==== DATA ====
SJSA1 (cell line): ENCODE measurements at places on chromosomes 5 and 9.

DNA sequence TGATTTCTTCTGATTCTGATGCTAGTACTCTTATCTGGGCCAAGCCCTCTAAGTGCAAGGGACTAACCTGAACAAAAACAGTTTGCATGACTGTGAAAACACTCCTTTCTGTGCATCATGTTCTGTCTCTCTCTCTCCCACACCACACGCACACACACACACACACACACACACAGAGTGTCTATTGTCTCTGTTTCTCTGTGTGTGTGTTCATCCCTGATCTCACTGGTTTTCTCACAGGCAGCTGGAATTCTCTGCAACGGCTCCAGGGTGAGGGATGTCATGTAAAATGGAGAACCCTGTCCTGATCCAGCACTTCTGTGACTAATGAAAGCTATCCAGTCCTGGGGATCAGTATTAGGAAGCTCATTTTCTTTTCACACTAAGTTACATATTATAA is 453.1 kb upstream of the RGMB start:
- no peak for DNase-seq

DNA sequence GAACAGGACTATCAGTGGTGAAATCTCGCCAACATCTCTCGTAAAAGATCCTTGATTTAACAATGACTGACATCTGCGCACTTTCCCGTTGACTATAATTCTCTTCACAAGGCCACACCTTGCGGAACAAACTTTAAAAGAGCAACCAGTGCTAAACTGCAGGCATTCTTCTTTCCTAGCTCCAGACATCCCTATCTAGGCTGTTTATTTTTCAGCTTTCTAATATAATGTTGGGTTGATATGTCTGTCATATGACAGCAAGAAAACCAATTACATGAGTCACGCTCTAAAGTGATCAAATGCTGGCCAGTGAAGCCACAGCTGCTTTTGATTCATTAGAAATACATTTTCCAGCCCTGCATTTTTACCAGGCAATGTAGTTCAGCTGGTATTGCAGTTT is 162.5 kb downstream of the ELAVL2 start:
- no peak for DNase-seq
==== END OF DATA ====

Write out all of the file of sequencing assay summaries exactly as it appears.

SJSA1 (cell line): ENCODE measurements at places on chromosomes 5 and 9.

DNA sequence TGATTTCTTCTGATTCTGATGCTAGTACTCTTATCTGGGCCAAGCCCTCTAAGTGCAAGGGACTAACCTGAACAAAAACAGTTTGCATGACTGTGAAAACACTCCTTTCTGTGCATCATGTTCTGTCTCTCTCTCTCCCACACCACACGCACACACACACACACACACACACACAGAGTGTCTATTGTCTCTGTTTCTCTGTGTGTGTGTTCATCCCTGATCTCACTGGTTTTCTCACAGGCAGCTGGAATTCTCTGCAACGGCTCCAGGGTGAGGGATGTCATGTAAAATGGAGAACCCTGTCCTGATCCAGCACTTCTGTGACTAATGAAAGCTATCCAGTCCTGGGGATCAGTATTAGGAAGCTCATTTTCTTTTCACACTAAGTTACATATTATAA is 453.1 kb upstream of the RGMB start:
- no peak for DNase-seq

DNA sequence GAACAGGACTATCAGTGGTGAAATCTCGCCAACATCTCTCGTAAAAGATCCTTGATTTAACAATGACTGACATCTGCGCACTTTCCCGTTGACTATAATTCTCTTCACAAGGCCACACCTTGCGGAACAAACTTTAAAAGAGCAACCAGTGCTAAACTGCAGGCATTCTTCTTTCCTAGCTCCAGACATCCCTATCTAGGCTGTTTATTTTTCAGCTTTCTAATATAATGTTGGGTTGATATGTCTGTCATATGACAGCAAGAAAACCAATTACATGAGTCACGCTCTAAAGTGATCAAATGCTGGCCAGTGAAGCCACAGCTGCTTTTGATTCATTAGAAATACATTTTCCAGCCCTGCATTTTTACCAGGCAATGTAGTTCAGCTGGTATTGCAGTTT is 162.5 kb downstream of the ELAVL2 start:
- no peak for DNase-seq